The town now set about the work of confirming their individual titles. January 11th, 1718, it was voted, ” That the town doth grant all those lands that have been already granted to be free and clear according to the most free tenure of East Greenwich, in county of Kings in the Realm of England-provided these persons give sufficient bonds, with sureties, to John Perry and Philip Eastman, who are appointed to furnish the committee with money to build the meeting house.” Under the new system the first general distribution of undivided lands was ordered by vote of the town, March 5th, 1718. This was a division of two hundred acres to each proprietor. Each farm was to be laid out in regular form, to begin at the west end of the town and extend east to a common line, so placed as to allow two hundred acre plots of uniform size and shape. These were allotted to the proprietors by drawing. The following are the names of the forty-five persons who, having given bonds, drew lots in this division, and were thus admitted to be proprietors of Ashford: John Follet, Caleb Jackson, James Fuller, Joshua Kendall, Nathaniel Abbot, Joshua Beckman, Isaac Farrar, Nathaniel Gary, Thomas Corbin, Peter Aldrich, William Ward, Sr., Thomas Tiffany, William Ward, Jr., Joseph Ross, John Perry, Nathaniel Walker, John Mixer, Isaac Magoon, Nehemiah Watkins, Philip Squier, E. Orcutt, Nathaniel Fuller, Jacob Parker, William Price, Obadiah Abbe, Josiah Bugbee, Benjamin Miller, William Fisk, John Pitts, William Price, 2d, John Chapman, John Follet, 2d, Philip Eastman, Jacob Ward, Daniel Fuller, Widow Dimick, Jeremiah Allen, William Farnum, William Watkins, Thomas Tiffany, 2d, James Tiffany, Joseph Cook, Matthew Fuller, Isaac Kendall, Antony Goffe. A few of these proprietors were residents of Windham and Pomfret, but the most of them were already residents of Ashford. In this assumption and division of territory the town, though acting solely in its own name and authority, undoubtedly had received the sanction and advice of the committee which the general court had appointed for that purpose.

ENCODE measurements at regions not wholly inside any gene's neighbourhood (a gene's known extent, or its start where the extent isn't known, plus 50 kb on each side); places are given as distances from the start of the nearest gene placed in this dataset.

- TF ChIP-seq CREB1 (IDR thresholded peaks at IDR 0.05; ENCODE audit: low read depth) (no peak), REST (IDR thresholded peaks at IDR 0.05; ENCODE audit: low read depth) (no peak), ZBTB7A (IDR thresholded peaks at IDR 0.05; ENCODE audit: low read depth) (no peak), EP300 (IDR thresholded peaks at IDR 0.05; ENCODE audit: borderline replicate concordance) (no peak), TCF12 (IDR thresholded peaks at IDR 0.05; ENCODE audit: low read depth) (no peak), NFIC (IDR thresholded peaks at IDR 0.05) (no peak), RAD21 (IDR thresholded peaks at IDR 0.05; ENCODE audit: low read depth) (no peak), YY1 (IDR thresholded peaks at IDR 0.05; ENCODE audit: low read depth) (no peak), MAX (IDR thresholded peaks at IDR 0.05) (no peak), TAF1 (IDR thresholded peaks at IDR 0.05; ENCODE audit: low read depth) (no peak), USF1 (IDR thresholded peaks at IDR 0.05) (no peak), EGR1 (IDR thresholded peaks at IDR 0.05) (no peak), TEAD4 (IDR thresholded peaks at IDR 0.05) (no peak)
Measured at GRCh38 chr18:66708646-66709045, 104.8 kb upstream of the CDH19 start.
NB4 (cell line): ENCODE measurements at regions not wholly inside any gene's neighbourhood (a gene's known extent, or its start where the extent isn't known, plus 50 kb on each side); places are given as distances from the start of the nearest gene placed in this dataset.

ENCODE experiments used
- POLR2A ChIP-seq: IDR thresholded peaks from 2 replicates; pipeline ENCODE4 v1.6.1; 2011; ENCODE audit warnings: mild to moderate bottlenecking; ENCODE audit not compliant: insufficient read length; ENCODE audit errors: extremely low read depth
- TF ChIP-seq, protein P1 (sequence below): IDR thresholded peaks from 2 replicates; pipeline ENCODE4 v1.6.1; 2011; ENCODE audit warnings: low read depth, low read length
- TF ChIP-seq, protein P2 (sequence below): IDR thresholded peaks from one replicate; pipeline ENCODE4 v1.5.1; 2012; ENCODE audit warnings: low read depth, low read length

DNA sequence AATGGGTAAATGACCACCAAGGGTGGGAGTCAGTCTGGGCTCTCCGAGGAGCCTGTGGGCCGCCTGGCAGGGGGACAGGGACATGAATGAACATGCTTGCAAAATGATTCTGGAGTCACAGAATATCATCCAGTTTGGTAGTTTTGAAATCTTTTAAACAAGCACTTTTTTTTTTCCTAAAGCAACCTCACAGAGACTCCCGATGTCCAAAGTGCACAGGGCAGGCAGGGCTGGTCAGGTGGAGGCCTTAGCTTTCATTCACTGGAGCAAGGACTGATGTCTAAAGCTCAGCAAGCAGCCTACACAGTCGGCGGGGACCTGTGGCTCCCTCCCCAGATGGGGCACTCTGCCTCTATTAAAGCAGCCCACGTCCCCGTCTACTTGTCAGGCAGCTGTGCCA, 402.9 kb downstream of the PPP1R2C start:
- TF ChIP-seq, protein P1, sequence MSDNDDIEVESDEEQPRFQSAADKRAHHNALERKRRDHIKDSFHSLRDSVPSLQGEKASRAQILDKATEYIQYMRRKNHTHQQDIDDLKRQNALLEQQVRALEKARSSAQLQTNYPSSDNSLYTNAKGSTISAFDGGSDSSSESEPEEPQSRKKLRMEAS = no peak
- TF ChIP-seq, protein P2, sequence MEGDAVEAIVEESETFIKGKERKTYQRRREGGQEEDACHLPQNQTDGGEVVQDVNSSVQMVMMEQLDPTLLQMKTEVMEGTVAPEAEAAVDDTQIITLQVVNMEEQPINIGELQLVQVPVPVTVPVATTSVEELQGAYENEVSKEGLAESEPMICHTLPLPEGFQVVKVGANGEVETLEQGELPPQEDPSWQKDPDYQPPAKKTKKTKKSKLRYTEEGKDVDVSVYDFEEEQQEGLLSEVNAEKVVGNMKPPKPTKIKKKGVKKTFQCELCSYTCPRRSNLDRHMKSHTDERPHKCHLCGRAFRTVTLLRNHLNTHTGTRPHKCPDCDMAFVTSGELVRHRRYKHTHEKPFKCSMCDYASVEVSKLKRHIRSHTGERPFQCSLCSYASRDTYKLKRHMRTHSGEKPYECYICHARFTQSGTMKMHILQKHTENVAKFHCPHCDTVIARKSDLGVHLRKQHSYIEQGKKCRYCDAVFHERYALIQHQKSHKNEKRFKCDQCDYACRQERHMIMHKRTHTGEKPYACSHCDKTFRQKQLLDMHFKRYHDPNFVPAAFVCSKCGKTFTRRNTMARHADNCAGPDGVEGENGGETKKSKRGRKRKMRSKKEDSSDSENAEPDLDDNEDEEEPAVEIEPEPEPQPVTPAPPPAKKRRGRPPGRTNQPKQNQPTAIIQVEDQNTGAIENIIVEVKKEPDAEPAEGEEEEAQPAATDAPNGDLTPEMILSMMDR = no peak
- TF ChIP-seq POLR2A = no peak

Messrs. Chandler and Cushing, in behalf of themselves and others, as claimants under the Fitch title, appealed to the general court May 8th, 1718, for a confirmation of their title. That body also, about a year later, heard the representation of the Ashford proprietors in defense of their action, they also asking for confirmation. The general court then appointed a committee, composed of James Wadsworth, John Hooker, Captain John Hall and Hezekiah Brainard to investigate the matter. They met for that purpose at Ashford, September 9th, 1719. The question of the rights of the adjoining towns of Windham and Mansfield, which were claimed to have been encroached upon by the survey of Ashford, was also involved in the investigation, but to the committee there appeared in that claim no cause of action. The investigation resulted in a settlement of the controversy as follows: As to the New Scituate claimants, Chandler, Cushing, Clapp and others, all persons holding as inhabitants on lands claimed by them, should within one year pay three pounds per hundred acres for what they held, except those persons who had purchased lands directly of them, previous to the assumption of the town inhabitants or proprietors; the Reverend James Hale was to have free the two hundred acres upon which he had built; sixty acres near the meeting house were to be sequestered for the support of the ministry forever; and ten acres where the meeting house then stood were to be set apart for a green or common; all of which should be free of any claim on the part of the previous claimants, who in turn were to hold the remaining lands in their claim without taxation. As to the claim of James Corbin and others a considerable part of their land was already sold to and occupied by about twenty inhabitants, amounting to 10.770 acres; it was accordingly agreed that such sales should stand, and of the 6,000 acres still unappropriated in that tract 2,5C0 acres should be confirmed to Corbin and company, and the remainder was to be sequestered to the common use of the inhabitants. Of the New Scituate tract, which contained 9,600 acres, 5.726 acres had already been appropriated by the inhabitants, and after deducting the reserves for ministers, ministry and common, there remained 3,374 acres to be occupied or disposed of by the claimants.